A glossary of terms related to walking. Compiled by the community.

Glossary of walking art

There are currently 5 definitions in this directory beginning with the letter G.
a jaunt, a rambling walk or ride just for the sake of breaking restraint. from the Dictionary of Newfoundland English (University of Toronto Press, 1982). Many of these terms are from the 17th-century and were brought to Newfoundland with the settlers from England (the majority were from Wessex, mainly the counties of Dorset and Devon), and from Ireland (the majority were from a 30-mile radius of the city of Waterford). These terms survived here in Newfoundland after falling out of use in their original countries.
Submitted by: Marlene Creates

to walk: I'll hae ta geng noo afore hit's owre late
Submitted by: Janette Kerr

GPS - a geo-poetic system rather than global positioning system
Geo-poetic system was a term coined by Lucy Frears during locative media art research (published 2017). The basis of geopoetics, a theory and practice developed by Scottish philosopher and poet Kenneth White, is to connect humans to the lines of the earth (White cited in McManus 2007: 183), or ‘what’s out there’ (Ingold 1993; 154; White 2005: 200; White 2006: 9). The contact White describes is often between the human mind and the earth, what he calls ‘landscape-mindscape’ (Legendre 2011: 121). Because of the embodied nature of locative media experiences using a smartphone in landscape for these walking art experiences using gps technologies Frears expanded this notion to being 'landscape-mindscape-bodyscape' (2017).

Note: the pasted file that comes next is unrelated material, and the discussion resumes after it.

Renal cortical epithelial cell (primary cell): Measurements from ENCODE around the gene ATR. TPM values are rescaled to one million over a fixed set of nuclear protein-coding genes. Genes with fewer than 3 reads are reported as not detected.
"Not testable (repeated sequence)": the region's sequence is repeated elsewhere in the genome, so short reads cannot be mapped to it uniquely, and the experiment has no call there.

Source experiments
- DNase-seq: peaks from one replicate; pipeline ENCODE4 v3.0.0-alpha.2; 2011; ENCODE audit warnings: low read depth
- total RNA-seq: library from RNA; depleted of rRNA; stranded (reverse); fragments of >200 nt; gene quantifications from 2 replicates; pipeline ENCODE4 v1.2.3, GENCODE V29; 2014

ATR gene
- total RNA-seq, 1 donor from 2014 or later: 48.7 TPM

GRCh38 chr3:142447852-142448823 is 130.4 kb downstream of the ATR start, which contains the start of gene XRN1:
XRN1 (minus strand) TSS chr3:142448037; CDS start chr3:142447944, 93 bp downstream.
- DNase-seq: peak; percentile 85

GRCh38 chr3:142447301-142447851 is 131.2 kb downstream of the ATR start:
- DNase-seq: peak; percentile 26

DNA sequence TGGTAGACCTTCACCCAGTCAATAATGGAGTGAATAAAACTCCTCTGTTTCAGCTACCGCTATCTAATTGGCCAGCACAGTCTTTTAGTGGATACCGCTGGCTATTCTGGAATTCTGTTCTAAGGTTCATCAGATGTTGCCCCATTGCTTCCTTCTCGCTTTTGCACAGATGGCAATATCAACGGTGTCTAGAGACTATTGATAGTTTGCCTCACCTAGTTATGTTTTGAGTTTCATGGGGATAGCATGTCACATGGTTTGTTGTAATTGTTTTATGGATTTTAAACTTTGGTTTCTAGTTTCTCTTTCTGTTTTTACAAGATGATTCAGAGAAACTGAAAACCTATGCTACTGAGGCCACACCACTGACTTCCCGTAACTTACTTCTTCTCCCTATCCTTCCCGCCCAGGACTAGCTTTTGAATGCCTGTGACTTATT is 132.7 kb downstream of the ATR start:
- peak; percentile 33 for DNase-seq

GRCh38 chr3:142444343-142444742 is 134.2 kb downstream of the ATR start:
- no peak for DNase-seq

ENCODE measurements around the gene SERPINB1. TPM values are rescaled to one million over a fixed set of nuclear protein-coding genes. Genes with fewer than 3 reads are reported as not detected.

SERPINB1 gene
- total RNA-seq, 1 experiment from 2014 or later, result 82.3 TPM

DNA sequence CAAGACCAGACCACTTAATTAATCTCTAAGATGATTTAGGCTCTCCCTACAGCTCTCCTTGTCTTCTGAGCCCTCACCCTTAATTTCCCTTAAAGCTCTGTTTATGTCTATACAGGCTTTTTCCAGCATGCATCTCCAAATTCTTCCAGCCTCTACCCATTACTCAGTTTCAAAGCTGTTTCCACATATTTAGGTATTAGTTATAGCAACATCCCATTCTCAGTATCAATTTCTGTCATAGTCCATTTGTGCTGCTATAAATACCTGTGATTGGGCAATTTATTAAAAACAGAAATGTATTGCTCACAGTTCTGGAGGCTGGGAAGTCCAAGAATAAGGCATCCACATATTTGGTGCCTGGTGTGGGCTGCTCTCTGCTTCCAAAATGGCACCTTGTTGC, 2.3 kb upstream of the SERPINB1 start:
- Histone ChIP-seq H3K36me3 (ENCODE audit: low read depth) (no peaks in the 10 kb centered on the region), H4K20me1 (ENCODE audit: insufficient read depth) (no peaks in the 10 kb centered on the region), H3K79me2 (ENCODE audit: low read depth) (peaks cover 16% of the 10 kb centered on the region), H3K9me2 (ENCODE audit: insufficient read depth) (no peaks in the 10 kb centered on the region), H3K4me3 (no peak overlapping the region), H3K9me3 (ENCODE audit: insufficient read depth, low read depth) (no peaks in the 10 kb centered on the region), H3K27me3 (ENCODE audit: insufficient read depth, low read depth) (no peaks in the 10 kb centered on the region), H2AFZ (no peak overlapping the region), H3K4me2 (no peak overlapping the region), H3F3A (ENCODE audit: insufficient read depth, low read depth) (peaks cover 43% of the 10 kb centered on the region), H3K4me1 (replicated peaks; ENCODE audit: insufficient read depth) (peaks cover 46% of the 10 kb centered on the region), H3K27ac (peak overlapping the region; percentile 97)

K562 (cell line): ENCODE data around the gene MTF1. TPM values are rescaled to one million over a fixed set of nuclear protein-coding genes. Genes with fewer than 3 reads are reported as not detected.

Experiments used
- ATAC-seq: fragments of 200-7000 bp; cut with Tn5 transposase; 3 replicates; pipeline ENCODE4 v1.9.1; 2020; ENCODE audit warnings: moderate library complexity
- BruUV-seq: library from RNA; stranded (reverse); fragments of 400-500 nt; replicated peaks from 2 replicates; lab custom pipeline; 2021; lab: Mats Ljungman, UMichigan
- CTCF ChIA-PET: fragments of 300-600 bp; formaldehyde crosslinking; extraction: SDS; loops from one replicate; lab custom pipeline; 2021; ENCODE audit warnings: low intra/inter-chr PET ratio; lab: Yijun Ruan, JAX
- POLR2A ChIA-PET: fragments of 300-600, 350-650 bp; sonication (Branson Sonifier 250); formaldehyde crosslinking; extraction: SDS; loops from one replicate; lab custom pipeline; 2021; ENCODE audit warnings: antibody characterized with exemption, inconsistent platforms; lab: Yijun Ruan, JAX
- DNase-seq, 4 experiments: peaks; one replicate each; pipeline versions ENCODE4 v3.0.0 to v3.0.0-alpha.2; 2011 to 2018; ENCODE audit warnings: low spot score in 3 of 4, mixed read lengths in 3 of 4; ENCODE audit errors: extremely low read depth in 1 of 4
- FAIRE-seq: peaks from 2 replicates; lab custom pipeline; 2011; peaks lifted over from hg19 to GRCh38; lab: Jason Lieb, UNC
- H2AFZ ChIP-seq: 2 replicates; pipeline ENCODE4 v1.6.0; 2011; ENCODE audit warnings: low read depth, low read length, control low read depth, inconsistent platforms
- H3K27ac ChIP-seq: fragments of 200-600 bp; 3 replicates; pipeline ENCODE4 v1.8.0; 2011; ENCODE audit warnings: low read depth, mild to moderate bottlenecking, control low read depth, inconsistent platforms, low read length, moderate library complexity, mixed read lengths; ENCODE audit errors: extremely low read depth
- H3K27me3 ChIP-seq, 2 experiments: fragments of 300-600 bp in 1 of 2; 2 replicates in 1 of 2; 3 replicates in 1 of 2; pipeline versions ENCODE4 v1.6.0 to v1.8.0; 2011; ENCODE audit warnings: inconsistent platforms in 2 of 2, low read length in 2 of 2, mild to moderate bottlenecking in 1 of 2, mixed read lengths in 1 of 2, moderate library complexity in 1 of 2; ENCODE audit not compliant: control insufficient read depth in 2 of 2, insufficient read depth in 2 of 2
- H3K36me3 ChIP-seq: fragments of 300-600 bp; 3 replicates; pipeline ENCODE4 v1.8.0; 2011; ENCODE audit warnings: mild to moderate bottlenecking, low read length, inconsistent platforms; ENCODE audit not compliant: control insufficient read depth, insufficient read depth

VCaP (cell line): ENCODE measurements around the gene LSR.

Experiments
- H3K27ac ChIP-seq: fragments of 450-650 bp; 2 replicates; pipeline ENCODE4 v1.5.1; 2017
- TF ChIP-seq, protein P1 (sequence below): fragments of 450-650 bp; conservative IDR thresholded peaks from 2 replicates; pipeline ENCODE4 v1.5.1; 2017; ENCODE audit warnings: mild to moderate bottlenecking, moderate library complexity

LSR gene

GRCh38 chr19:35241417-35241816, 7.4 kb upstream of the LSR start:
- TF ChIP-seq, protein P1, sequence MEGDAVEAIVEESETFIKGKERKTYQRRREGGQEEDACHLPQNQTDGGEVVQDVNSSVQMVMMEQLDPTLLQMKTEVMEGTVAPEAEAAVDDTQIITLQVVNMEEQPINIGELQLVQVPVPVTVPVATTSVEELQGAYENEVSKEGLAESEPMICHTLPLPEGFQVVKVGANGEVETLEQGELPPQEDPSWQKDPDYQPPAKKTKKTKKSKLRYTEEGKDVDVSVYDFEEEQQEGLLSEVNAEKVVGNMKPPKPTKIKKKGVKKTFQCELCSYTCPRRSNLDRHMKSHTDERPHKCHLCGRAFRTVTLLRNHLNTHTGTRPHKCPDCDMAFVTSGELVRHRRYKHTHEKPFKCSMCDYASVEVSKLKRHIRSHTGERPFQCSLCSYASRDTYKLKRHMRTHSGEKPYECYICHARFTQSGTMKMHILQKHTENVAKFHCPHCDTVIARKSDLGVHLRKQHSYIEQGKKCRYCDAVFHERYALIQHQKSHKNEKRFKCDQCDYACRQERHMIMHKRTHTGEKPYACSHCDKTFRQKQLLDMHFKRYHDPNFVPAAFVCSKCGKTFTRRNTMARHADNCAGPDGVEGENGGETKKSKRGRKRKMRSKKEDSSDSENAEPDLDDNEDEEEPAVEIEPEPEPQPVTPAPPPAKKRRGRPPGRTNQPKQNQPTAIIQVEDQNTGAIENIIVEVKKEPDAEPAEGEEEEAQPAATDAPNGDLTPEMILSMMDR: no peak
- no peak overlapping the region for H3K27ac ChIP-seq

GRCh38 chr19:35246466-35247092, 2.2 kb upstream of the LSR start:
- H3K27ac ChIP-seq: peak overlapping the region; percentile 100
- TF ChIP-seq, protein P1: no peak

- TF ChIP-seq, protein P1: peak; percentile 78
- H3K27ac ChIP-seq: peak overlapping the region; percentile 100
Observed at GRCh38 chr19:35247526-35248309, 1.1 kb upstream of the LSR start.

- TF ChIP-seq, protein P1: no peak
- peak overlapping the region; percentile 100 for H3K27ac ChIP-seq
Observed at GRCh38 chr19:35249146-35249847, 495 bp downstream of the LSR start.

Submitted by: Lucy Frears

GPS Drawing
Drawing practices using GPS devices (GPS: Global Position System). Previously a planned route is studied. Although the drawing is done in the physical space, the creation must be seen through the applications that show those records, some of the best known are Strava, Wikiloc, Mapmytracks, Ramblr (depending on the countries). Also called GPS Art.
Submitted by: Verónica Perales Blanco

Guerrilla Geography
Tactical, radical, creative, unusual and/or surprising geographies that challenge people to think differently about their relationships with places.
Submitted by: Dan Raven-Ellison

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